Area Authority Seventy in Switzerland
The first clear spiritual experience Elder Franz R. Gaag remembers occurred when he was a young boy in Frankfurt, Germany, in 1962. After praying for years that they might find the Lord’s true Church, Franz’s parents were approached by two missionaries and eagerly heard the discussions. When nine-year-old Franz chose to be baptized, “it was impressed upon me that my decision to enter into sacred covenants with the Lord was guided by the Spirit,” remembers Elder Gaag.
After the family’s baptism, he says, “I decided that Heavenly Father, who provides me with the richest blessings, would hold first place in my life. I determined to accept any calling I received through His servants.”
Elder Gaag served as president of the first non-English seminary class in Europe, full-time missionary to Austria, Young Men president, bishop, stake president, and now Area Authority Seventy. “Through service, I have been blessed to learn,” he says.
Elder Gaag has worked in advertising, public relations, and marketing. His hobbies include gardening, landscaping, and caring for a pair of parrots. But “my true hobby and endless source of joy and challenge is my family,” says Elder Gaag. “Every moment I have I enjoy spending with my wife and children.”
The Influence of One
Iris Love Bryen came to Lismore, New South Wales, Australia, as a schoolteacher in 1942. As the sole Latter-day Saint in the town, located 500 miles (800 km) north of Sydney, she paid tithing and corresponded with Church officers, which meant that, as she says, “Lismore began to show up on Church records.” In this way she became crucial to the establishment of the Lismore Branch. In 1958 missionaries were sent to the area, and the branch grew until today it has some 250 members.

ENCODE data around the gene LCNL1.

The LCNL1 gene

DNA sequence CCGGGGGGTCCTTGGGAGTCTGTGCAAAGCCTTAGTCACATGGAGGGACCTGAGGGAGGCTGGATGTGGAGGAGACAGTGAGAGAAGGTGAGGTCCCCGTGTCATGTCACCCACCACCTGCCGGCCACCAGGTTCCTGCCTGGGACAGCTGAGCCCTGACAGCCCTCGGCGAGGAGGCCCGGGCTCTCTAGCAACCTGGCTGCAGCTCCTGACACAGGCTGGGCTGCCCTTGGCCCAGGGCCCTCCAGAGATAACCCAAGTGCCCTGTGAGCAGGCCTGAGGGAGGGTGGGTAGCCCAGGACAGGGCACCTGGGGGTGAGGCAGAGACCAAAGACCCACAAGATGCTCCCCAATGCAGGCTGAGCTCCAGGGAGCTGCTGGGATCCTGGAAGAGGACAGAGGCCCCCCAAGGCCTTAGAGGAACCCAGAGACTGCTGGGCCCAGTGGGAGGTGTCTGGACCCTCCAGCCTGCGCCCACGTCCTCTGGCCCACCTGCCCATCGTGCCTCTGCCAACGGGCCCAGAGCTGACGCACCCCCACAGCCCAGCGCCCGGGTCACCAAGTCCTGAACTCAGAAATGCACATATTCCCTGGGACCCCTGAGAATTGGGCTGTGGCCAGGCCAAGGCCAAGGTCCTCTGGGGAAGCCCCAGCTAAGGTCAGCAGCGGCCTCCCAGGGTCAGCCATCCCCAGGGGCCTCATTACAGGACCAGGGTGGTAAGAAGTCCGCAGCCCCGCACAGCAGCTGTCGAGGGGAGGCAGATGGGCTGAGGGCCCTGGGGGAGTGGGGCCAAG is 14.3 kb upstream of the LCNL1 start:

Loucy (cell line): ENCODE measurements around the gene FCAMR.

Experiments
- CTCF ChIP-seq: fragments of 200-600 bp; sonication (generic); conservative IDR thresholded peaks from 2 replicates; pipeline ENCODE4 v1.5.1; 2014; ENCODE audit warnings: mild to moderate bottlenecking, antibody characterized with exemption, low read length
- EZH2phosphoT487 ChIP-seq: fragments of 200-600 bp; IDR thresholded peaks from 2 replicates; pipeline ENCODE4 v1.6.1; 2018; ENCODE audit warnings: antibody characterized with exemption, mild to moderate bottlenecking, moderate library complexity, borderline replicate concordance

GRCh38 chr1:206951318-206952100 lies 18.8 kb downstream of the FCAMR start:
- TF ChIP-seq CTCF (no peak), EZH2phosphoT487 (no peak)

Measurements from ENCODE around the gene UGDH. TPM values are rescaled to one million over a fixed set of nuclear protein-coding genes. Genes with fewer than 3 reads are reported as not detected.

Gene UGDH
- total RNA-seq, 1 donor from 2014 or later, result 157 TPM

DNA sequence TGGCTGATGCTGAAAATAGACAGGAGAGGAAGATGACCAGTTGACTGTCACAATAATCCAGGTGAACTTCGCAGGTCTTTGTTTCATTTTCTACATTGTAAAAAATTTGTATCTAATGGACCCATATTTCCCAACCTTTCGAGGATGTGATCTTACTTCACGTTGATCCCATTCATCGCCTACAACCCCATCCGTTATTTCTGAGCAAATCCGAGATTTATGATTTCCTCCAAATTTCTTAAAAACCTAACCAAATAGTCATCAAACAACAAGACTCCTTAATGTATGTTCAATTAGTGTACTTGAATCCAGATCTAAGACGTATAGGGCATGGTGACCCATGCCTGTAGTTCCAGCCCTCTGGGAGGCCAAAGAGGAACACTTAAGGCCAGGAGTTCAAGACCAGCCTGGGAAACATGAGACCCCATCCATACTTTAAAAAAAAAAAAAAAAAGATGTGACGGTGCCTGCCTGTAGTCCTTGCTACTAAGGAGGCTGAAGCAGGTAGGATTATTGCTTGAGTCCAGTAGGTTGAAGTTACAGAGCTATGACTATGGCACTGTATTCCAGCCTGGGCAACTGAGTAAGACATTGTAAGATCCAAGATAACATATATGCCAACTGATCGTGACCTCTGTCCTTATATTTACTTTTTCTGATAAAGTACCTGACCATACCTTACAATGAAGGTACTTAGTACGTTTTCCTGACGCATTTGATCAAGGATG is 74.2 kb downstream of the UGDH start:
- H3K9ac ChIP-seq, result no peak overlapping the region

Born in 1909 in London, England, Iris was a baby when her family moved to Australia in 1910. The family had joined the Church in England in 1908. En route to Australia, their ship docked at Port Said, Egypt, where a frightening thing happened. An Egyptian planter wanted to adopt a white baby girl and offered a large sum of money for one. Eager to obtain the prize money, a kidnapper snatched Iris from her family while they were visiting a crowded bazaar in the city. Iris’s mother and others gave chase. A group of men who saw what happened blocked the way of the only exit gate, and Iris’s mother grabbed her from the arms of the thief.
Sometime after the family’s arrival in Australia, Iris’s father became a branch president, and they held meetings in their home.
Years later, after Iris became an elementary schoolteacher in Lismore, she met Earl Bryen. Though not a member of the Church, he was honest, hardworking, and gentle. They were married in 1944 and over time became the parents of three children.
Even though Iris and her family lived in an area where Church facilities were not available for a time, Iris always had a strong testimony of the gospel and constantly read the scriptures and studied Church books. By her faith, example, and instruction in principles of the gospel, the children have remained active in the Church. After a lifetime of faithfulness, Iris received her temple endowment in 1986, shortly after the dedication of the Sydney Australia Temple.
For 15 years after the missionaries arrived, the Lismore Branch was a dependent group belonging to other Church branches. In 1973 it was made an independent branch, and eight years later the Lismore members had their own meetinghouse. The branch is an admirable tribute to its once lone member, Iris Bryen, who over the years has kept a branch history.
At 91, Iris attends church regularly and pursues historical research.—, Southgate Ward, Bloomington Utah Stake